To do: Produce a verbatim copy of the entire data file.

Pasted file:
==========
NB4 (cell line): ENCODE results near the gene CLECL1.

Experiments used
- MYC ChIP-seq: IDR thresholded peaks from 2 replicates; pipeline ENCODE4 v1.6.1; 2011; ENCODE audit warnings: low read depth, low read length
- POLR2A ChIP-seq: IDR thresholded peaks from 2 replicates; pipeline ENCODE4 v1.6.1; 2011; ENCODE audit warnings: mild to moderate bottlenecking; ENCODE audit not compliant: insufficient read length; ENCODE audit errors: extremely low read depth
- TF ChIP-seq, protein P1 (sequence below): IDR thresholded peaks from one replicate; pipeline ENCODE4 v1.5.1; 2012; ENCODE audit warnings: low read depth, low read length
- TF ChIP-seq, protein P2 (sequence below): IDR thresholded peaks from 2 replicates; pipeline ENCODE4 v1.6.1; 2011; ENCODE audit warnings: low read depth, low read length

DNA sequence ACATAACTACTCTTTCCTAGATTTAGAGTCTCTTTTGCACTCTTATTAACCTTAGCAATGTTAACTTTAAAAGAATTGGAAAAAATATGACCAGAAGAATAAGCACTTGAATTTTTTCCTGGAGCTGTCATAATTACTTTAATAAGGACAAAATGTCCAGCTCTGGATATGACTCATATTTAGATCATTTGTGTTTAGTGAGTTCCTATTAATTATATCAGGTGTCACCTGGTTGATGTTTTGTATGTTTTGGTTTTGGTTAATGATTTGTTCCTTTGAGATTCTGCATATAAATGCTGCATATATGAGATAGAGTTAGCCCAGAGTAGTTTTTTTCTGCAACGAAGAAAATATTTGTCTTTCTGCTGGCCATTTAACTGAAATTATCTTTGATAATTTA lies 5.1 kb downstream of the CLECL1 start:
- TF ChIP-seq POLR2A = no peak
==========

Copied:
NB4 (cell line): ENCODE results near the gene CLECL1.

Experiments used
- MYC ChIP-seq: IDR thresholded peaks from 2 replicates; pipeline ENCODE4 v1.6.1; 2011; ENCODE audit warnings: low read depth, low read length
- POLR2A ChIP-seq: IDR thresholded peaks from 2 replicates; pipeline ENCODE4 v1.6.1; 2011; ENCODE audit warnings: mild to moderate bottlenecking; ENCODE audit not compliant: insufficient read length; ENCODE audit errors: extremely low read depth
- TF ChIP-seq, protein P1 (sequence below): IDR thresholded peaks from one replicate; pipeline ENCODE4 v1.5.1; 2012; ENCODE audit warnings: low read depth, low read length
- TF ChIP-seq, protein P2 (sequence below): IDR thresholded peaks from 2 replicates; pipeline ENCODE4 v1.6.1; 2011; ENCODE audit warnings: low read depth, low read length

DNA sequence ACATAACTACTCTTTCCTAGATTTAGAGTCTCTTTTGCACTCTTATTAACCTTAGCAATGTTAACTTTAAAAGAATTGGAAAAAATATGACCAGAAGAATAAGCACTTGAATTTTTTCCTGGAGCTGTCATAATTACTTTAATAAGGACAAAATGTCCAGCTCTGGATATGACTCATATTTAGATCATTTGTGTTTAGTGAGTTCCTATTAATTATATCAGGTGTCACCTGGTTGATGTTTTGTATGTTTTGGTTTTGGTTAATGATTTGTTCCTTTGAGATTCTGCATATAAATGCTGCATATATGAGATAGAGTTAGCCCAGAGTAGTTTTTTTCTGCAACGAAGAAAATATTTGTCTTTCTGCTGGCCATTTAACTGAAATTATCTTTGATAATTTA lies 5.1 kb downstream of the CLECL1 start:
- TF ChIP-seq POLR2A = no peak